Our judiciary is becoming increasingly associated with
Some of these may be said to be unjustified, but
since it is what people feel about our judiciary—what people think—it must be
appreciated as a deeply felt dislike about the conduct of our judiciary, rather
than a momentary irritation with one or two decisions
it has made.
We cannot dismiss these feelings and thoughts as mere false
perception about the doings of our judiciary. People strongly feel this is the
worst our judiciary has been since independence in terms of impartiality when it
comes to dealing with matters in which the president and his allies have an
We continue to reflect on the role that the judiciary is today
playing in our country.
We ask ourselves repeatedly: whose interests is
our judiciary today primarily serving? Are they serving the people or those
running the executive and their allies? Is this a judiciary of the people, by
the people, for the people?
This is an important question. Our people
need to feel that those men and women who occupy those important offices are
there to serve the interests of the state, not a transitory
If our people feel, as they now do, that the judiciary is
serving the interests of the government of the day and more specifically of the
president of the day, as seems to be the case, a crisis of historic proportions
Before we know what is happening, the judiciary is going to
become an irrelevant institution incapable of commanding the respect of any sane
citizen, including those benefiting from their decisions.
This is not
far-fetched, and should cause our dear brothers and sisters who occupy those
important positions to stop and think.
The judiciary is a pivotal
institution that has played a key moderating role on the potential for abuse of
power that successive governments have had.
What is worrying now is that
the judiciary in a multi-party dispensation seems more timid and more
compromised than what we saw in the one party state.
Indeed, if the
judiciary of 1990-1991 behaved in the way that the current judiciary seems to be
behaving, we doubt that we could have had a peaceful transition of
We say this because we should not forget that the judiciary played
a key role in tempering down the ferocity of the one party state hegemony over
power and state institutions that UNIP had and the temptation for abuse of that
The MMD ran to our courts for protection of fundamental rights and
freedoms on a number of occasions during that struggle. The courts were bold
enough to rule justly and give the people what they deserved.
tried to tamper with the people’s right to gather, appropriate orders were given
which allowed people to express their views.
When the state broadcaster,
misbehaved in their coverage of the events surrounding that momentous move for
change, again the courts were on hand to protect the people and their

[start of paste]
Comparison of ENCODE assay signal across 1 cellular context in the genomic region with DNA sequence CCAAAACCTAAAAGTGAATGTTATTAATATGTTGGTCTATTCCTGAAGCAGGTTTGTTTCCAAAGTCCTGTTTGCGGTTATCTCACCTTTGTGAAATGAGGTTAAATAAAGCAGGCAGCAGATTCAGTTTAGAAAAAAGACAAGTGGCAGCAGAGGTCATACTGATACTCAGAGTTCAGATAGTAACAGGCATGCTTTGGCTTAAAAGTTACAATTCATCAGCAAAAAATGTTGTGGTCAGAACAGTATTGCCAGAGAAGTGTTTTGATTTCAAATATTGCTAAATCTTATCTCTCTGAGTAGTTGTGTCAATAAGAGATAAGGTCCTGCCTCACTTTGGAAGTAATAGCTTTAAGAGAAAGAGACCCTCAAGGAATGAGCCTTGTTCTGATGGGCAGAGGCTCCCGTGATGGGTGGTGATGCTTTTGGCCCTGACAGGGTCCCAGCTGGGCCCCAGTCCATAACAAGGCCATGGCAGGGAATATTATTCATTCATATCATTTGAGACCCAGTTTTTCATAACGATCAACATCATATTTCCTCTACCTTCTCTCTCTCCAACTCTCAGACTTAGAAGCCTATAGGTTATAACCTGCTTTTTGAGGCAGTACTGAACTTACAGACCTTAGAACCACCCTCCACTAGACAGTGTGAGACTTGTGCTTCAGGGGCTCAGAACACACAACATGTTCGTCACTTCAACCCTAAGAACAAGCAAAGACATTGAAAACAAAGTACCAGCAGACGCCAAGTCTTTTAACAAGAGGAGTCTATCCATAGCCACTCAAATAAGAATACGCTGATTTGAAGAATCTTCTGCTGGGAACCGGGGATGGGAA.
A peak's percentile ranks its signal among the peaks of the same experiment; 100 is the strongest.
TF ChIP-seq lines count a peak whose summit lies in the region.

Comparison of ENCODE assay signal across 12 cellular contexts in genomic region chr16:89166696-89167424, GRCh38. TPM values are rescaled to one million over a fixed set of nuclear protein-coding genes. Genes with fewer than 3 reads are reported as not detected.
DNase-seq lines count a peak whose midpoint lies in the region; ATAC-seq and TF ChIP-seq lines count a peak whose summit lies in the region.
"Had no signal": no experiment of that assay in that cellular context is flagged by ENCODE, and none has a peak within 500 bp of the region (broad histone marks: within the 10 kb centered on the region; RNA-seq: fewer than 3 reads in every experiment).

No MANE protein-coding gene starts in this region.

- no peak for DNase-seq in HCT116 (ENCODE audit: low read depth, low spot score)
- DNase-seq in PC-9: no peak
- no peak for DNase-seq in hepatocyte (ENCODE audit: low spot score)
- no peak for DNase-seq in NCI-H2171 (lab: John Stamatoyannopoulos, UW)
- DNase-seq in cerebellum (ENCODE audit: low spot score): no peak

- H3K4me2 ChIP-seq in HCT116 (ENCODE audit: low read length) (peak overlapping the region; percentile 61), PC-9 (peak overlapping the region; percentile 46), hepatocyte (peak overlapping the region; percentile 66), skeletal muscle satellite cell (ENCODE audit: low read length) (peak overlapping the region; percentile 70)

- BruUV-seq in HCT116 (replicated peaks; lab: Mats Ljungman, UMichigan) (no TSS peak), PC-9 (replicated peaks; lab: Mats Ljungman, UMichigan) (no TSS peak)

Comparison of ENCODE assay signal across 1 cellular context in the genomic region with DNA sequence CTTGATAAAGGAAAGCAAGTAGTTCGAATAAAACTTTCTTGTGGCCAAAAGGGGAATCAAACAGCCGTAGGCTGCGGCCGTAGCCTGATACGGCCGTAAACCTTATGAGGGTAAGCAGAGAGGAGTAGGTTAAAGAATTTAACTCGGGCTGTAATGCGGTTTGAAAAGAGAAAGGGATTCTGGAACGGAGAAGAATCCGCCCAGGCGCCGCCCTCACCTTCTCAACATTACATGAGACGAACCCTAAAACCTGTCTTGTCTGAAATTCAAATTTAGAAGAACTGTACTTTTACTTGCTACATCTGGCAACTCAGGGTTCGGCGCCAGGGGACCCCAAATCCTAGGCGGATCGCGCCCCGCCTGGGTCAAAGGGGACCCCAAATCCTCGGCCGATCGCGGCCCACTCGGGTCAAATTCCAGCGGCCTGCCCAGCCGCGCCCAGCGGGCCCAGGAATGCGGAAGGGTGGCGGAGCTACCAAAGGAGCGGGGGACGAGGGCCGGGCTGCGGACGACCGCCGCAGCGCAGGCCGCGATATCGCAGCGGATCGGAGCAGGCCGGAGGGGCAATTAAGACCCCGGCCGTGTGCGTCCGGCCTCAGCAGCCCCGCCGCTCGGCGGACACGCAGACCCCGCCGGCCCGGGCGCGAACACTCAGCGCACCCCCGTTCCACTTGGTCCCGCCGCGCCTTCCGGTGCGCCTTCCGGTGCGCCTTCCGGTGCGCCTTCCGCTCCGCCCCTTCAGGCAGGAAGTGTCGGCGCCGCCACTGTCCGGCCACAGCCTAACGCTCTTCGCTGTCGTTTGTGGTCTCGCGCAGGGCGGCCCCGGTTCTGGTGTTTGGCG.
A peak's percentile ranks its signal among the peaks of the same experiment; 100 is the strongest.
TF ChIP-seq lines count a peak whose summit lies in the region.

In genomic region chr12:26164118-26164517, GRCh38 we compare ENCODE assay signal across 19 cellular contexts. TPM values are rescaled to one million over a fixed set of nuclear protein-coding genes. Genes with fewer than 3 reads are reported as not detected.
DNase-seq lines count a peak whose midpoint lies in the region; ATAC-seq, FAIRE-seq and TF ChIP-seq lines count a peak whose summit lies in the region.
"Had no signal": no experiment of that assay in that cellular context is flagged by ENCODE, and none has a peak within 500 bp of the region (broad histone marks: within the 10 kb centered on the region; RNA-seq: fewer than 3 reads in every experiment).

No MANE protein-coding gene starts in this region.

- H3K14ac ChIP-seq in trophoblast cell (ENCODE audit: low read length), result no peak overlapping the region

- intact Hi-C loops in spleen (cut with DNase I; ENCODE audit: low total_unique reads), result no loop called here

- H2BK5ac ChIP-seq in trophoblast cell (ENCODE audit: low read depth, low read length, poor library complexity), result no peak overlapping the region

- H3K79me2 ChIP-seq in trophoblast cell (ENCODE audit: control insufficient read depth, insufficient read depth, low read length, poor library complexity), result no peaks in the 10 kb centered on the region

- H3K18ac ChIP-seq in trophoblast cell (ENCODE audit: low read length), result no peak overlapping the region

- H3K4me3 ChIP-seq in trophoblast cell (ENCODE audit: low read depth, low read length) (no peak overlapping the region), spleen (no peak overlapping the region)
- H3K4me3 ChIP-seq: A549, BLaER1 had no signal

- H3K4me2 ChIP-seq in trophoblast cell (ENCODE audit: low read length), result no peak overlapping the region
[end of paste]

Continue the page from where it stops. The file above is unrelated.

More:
We cannot ignore the rich jurisprudence that our courts
developed to regulate the then government’s use of detention as a means of
asserting its authority when threatened.
Again, the courts were not
timid, and people of all sorts of political beliefs could turn to the courts to
challenge their incarceration with the belief that justice would be
Even in the more serious scenario of treason, accused people could
expect that their courts were capable of freeing them if they were truly
innocent or indeed when there was no evidence to connect them.
happened in the 1980 coup attempt where, prominent amongst those who were
acquitted, was Heritage Party president Brig Gen Godfrey Miyanda. There is no
doubt that the government of the day wanted Brig Gen Miyanda convicted. But he
was acquitted. We wonder whether this is possible today.
judiciary seems to be in the forefront of promoting and defending
This is a judiciary that is today participating directly or
indirectly in the most ruthless of injustices.
Look at the way they have
dealt with the contempt case involving Lusaka lawyer Nsuka Sambo.
is the way our courts are going to enforce their demand for respect, then
something is very wrong.
It is amazing that the fraternity of lawyers has
kept quiet when a manifest injustice has been done.
Are people going to
be imprisoned for three years for their thoughts and private opinions? Who will
survive this unlimited use of judicial power?
Our courts are supposed to
be the bastions of justice and compassion. But what we see is injustice without
compassion from them. We are grateful that we have had the opportunity to learn
a little law which enables us to analyse, at our level, what has
Sambo never went before any court of law and pronounced any
insult or disrespect for the court. But the Supreme Court, accepting the
evidence of his client, set itself up as a court of first instance and summarily
convicted Sambo and sent him to jail for three years.